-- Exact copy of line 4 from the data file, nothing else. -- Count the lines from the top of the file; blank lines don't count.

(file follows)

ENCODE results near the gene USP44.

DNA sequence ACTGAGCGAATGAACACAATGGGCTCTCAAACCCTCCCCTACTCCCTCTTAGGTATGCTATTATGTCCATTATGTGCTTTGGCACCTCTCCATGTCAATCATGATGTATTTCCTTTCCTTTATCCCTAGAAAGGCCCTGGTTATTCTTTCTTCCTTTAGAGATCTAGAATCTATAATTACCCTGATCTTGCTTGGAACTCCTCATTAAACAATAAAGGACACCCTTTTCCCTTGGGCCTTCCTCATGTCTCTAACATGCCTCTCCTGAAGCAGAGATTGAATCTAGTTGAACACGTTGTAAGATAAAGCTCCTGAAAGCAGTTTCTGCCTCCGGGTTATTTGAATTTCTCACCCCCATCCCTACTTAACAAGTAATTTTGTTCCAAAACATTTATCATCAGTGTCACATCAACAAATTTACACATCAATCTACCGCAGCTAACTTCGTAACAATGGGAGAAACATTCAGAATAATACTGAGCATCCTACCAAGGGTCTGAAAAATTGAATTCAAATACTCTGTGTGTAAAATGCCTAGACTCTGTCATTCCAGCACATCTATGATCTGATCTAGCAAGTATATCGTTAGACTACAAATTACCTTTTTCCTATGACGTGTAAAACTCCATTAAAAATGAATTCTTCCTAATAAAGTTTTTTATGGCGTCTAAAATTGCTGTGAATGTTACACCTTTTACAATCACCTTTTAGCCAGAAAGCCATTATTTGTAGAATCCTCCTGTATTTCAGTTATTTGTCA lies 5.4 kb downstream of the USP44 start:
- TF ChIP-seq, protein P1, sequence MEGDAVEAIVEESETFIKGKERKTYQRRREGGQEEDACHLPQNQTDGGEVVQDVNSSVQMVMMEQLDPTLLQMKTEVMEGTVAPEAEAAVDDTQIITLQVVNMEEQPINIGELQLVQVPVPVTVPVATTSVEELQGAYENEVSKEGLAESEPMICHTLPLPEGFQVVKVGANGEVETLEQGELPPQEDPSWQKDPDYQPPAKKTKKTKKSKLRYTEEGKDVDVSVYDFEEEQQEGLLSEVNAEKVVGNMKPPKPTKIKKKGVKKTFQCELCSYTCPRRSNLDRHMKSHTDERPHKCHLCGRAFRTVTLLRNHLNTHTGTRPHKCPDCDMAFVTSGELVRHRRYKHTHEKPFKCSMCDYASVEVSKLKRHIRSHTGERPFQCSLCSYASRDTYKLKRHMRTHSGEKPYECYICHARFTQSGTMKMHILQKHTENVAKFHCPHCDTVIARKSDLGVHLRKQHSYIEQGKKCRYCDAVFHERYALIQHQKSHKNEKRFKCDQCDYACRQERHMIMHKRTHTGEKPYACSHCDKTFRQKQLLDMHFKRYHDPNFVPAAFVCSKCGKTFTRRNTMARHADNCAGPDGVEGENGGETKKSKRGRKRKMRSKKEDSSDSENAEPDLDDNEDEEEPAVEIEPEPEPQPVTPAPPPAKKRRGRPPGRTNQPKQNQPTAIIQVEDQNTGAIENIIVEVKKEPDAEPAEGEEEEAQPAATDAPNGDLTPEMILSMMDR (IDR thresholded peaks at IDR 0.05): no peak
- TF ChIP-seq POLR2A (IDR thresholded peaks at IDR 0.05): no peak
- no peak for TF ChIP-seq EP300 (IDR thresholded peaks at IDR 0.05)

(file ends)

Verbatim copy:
- TF ChIP-seq POLR2A (IDR thresholded peaks at IDR 0.05): no peak